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Sun 31 Dec 2006 08:00 AM

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ME broadcasters boost supplier turnover

Middle Eastern broadcast markets are growing in importance in the broadcast and media technology industry and are now the third most active regional market, behind Europe and North America, according to the latest quarterly IABM Industry Trends analysis

Middle Eastern broadcast markets are growing in importance in the broadcast and media technology industry and are now the third most active regional market, behind Europe and North America, according to the latest quarterly IABM Industry Trends analysis. This is up from fifth place in the first quarter survey overtaking Asia-Pacific and Eastern Europe.

The quarterly trends analysis is undertaken by Ernst & Young analysts on behalf of the IABM, the body that represents broadcast and media technology suppliers worldwide. Almost 70 suppliers from around the world participate in the survey making it the most comprehensive of its kind.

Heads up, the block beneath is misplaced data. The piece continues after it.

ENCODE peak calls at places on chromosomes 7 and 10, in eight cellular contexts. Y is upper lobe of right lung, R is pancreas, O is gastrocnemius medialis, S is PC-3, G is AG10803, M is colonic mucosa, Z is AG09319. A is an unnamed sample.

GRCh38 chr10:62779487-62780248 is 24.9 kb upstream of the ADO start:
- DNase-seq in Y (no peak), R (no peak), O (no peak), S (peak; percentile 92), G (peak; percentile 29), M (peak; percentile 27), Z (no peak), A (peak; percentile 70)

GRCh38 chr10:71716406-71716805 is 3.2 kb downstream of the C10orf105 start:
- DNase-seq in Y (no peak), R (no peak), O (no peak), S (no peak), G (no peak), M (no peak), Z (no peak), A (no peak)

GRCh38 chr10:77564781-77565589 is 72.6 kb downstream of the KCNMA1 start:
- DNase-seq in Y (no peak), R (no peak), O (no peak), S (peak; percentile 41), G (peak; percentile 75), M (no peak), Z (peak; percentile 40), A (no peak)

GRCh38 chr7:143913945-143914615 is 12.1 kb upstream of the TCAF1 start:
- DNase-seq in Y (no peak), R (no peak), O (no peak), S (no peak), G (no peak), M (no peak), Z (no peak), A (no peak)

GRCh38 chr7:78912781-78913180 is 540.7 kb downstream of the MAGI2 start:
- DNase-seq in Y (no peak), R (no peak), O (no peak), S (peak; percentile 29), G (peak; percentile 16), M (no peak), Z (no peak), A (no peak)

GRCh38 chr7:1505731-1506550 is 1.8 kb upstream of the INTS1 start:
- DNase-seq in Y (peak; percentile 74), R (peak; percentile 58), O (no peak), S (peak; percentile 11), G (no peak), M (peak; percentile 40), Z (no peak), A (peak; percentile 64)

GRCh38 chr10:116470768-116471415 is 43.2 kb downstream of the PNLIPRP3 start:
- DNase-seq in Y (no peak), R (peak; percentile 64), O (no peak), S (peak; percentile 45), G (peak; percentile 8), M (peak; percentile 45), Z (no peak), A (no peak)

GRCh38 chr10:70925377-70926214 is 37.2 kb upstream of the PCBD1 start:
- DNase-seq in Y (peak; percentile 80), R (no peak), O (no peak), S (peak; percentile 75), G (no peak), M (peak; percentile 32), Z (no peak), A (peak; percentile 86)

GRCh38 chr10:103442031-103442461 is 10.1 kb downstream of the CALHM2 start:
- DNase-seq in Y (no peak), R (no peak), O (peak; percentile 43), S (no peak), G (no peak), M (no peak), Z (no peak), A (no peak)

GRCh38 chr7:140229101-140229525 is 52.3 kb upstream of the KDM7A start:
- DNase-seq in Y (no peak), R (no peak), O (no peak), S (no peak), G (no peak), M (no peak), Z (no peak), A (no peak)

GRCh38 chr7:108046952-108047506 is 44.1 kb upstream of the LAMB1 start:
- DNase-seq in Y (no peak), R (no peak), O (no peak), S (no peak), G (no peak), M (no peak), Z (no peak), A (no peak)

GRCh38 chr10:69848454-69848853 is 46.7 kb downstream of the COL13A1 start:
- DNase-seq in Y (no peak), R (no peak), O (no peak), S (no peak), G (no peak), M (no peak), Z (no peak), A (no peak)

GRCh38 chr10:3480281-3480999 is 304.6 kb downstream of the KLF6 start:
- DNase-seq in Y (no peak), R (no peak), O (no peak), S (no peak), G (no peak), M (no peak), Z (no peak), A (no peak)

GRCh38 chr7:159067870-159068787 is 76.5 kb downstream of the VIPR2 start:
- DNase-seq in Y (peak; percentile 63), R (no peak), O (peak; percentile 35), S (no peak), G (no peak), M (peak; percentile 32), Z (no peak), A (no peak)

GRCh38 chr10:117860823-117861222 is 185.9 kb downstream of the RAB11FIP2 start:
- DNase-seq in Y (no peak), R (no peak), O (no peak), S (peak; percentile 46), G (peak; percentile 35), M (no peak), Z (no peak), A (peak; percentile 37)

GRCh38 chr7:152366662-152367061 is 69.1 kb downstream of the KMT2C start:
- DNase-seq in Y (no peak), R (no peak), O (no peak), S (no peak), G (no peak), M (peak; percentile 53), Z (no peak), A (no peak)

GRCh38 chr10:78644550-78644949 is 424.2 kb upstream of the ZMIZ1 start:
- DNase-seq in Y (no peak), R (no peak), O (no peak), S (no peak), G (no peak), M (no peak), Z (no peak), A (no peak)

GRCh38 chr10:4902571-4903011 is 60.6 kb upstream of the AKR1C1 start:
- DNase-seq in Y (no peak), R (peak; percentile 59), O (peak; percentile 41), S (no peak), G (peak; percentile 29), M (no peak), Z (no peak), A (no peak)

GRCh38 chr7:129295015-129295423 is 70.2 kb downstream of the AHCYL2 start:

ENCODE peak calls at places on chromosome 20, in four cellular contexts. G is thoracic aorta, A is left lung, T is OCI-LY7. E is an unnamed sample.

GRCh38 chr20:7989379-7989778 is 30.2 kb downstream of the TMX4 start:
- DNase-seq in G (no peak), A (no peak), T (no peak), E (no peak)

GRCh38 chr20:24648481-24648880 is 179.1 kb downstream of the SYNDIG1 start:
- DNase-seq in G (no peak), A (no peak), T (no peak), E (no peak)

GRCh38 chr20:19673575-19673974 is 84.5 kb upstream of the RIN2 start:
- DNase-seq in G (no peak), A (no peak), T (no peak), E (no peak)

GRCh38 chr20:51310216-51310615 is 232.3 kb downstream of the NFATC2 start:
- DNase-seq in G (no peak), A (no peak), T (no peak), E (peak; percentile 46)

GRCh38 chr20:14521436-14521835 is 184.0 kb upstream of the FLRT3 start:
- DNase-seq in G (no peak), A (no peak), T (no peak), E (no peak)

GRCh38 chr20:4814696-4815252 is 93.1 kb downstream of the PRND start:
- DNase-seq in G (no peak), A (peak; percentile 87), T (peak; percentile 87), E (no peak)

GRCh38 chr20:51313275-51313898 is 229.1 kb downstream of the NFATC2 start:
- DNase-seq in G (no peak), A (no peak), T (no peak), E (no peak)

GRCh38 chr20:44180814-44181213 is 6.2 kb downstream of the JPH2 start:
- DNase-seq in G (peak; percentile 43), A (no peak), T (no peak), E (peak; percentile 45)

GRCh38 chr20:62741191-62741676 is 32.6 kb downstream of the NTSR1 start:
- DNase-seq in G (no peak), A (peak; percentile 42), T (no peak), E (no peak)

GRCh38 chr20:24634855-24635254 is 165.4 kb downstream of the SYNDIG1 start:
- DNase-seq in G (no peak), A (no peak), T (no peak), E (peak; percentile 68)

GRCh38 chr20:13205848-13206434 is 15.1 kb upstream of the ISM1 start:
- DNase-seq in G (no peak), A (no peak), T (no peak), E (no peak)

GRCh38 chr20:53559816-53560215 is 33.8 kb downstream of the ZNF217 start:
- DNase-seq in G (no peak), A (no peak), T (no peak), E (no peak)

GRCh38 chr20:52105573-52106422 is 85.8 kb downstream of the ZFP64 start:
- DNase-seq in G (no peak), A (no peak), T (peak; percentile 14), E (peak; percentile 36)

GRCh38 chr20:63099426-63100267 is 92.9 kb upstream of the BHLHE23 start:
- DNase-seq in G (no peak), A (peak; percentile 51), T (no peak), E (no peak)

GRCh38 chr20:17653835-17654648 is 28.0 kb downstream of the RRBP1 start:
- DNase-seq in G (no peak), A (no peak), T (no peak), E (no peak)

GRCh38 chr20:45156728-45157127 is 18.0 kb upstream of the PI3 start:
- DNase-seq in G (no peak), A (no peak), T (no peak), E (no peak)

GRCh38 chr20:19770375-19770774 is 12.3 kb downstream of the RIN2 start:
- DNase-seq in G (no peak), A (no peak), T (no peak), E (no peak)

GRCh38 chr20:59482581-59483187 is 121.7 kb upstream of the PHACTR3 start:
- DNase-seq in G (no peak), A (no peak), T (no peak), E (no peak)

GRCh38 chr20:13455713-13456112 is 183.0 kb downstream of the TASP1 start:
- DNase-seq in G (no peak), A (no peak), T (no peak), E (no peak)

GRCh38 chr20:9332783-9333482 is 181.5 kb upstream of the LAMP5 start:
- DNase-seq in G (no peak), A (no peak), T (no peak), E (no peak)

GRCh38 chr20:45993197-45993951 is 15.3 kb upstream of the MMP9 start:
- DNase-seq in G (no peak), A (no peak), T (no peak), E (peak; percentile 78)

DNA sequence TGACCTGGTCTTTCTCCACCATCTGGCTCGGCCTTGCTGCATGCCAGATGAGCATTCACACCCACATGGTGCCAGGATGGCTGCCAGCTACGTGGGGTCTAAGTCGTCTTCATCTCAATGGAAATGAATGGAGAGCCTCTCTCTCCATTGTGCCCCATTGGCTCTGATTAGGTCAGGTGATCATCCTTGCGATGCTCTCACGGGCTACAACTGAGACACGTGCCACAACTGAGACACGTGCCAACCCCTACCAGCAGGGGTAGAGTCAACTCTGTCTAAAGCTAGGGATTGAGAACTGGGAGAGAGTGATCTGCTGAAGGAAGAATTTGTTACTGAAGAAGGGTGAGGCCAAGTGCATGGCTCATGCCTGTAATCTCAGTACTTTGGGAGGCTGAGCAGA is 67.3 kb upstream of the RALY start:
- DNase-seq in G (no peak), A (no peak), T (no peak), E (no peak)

IABM chief executive, Roger Crumpton, who was in Dubai recently, says: “Al Jazeera English was launched in November with its HQ in Qatar; Dubai Media City is home to Reuters, the BBC and CNN; and with the Asian Games in Doha this month, the Middle East is becoming a base for many international broadcasters and showing amazing growth. Technology suppliers should not miss the opportunity to participate in the increased activity. “The industry worldwide is bristling with activity; broadcasters are demanding more content and need the facilities to generate it quickly, efficiently and skilfully.”

Manufacturing and development capacity remain the single biggest factors limiting growth in the industry stimulating new entrants to the market, according to the IABM report.

Supplier confidence is high and there are strong order books. However, the lack of capacity coupled with continuing lack of available skilled staff is holding the industry back. “Demand for specialist staff in a growing market coupled with changing technology is creating a skills bottleneck. The IABM is working with its members and others to address personnel requirements,” adds Crumpton.

50% of respondents reported increasing levels of confi dence for the next three months compared with only 11% who had less confidence. 36% stated better or much better than expected order volumes, up 7% from the previous quarter.

42% of respondents expect employee numbers to grow over the next quarter and 51% expect them to remain unchanged. R&D expenditure is expected to increase over the next 12 months by 50% of participants compared to only 7% who indicated it would fall.

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